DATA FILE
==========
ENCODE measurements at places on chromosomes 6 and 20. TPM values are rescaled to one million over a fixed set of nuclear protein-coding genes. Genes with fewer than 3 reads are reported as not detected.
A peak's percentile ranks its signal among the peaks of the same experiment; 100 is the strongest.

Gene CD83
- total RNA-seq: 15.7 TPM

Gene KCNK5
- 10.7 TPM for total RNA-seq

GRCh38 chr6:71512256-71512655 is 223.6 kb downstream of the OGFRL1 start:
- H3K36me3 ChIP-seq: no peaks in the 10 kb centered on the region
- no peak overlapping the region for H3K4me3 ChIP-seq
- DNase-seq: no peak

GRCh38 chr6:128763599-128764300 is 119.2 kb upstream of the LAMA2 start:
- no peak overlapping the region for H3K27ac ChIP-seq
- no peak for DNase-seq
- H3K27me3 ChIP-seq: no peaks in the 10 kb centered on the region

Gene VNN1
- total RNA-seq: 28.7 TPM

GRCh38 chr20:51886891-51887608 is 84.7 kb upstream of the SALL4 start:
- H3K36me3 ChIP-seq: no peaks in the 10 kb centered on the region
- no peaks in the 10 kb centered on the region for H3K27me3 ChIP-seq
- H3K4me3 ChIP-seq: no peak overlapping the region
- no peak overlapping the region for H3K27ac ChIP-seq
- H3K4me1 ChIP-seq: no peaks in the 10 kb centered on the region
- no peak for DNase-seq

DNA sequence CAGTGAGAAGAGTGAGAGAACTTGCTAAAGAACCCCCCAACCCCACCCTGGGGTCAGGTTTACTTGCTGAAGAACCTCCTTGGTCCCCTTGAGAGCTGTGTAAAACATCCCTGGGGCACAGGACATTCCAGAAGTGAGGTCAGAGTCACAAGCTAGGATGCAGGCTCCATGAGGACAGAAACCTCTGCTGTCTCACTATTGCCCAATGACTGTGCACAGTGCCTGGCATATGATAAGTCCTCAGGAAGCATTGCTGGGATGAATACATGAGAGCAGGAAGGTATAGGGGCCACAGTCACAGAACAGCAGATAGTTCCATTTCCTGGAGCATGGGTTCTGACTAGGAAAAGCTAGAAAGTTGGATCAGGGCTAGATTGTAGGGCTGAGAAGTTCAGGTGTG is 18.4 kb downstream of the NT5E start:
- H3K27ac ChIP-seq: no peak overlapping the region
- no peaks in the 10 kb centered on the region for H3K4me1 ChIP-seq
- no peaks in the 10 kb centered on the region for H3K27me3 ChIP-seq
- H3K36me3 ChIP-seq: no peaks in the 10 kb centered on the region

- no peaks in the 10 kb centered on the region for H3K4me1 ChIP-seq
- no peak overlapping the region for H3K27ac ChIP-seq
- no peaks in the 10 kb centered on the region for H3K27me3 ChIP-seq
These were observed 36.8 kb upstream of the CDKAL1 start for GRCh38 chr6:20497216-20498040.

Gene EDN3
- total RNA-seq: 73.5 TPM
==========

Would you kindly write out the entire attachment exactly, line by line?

ENCODE measurements at places on chromosomes 6 and 20. TPM values are rescaled to one million over a fixed set of nuclear protein-coding genes. Genes with fewer than 3 reads are reported as not detected.
A peak's percentile ranks its signal among the peaks of the same experiment; 100 is the strongest.

Gene CD83
- total RNA-seq: 15.7 TPM

Gene KCNK5
- 10.7 TPM for total RNA-seq

GRCh38 chr6:71512256-71512655 is 223.6 kb downstream of the OGFRL1 start:
- H3K36me3 ChIP-seq: no peaks in the 10 kb centered on the region
- no peak overlapping the region for H3K4me3 ChIP-seq
- DNase-seq: no peak

GRCh38 chr6:128763599-128764300 is 119.2 kb upstream of the LAMA2 start:
- no peak overlapping the region for H3K27ac ChIP-seq
- no peak for DNase-seq
- H3K27me3 ChIP-seq: no peaks in the 10 kb centered on the region

Gene VNN1
- total RNA-seq: 28.7 TPM

GRCh38 chr20:51886891-51887608 is 84.7 kb upstream of the SALL4 start:
- H3K36me3 ChIP-seq: no peaks in the 10 kb centered on the region
- no peaks in the 10 kb centered on the region for H3K27me3 ChIP-seq
- H3K4me3 ChIP-seq: no peak overlapping the region
- no peak overlapping the region for H3K27ac ChIP-seq
- H3K4me1 ChIP-seq: no peaks in the 10 kb centered on the region
- no peak for DNase-seq

DNA sequence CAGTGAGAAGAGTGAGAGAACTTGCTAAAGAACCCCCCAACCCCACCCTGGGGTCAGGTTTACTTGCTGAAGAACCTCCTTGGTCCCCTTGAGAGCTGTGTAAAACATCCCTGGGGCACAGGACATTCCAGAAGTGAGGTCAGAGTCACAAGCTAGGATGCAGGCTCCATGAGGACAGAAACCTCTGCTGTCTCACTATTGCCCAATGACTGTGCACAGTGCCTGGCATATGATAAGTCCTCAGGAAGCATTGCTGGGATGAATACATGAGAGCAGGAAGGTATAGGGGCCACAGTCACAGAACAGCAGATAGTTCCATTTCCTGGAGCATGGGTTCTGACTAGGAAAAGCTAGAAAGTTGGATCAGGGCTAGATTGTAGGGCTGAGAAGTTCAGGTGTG is 18.4 kb downstream of the NT5E start:
- H3K27ac ChIP-seq: no peak overlapping the region
- no peaks in the 10 kb centered on the region for H3K4me1 ChIP-seq
- no peaks in the 10 kb centered on the region for H3K27me3 ChIP-seq
- H3K36me3 ChIP-seq: no peaks in the 10 kb centered on the region

- no peaks in the 10 kb centered on the region for H3K4me1 ChIP-seq
- no peak overlapping the region for H3K27ac ChIP-seq
- no peaks in the 10 kb centered on the region for H3K27me3 ChIP-seq
These were observed 36.8 kb upstream of the CDKAL1 start for GRCh38 chr6:20497216-20498040.

Gene EDN3
- total RNA-seq: 73.5 TPM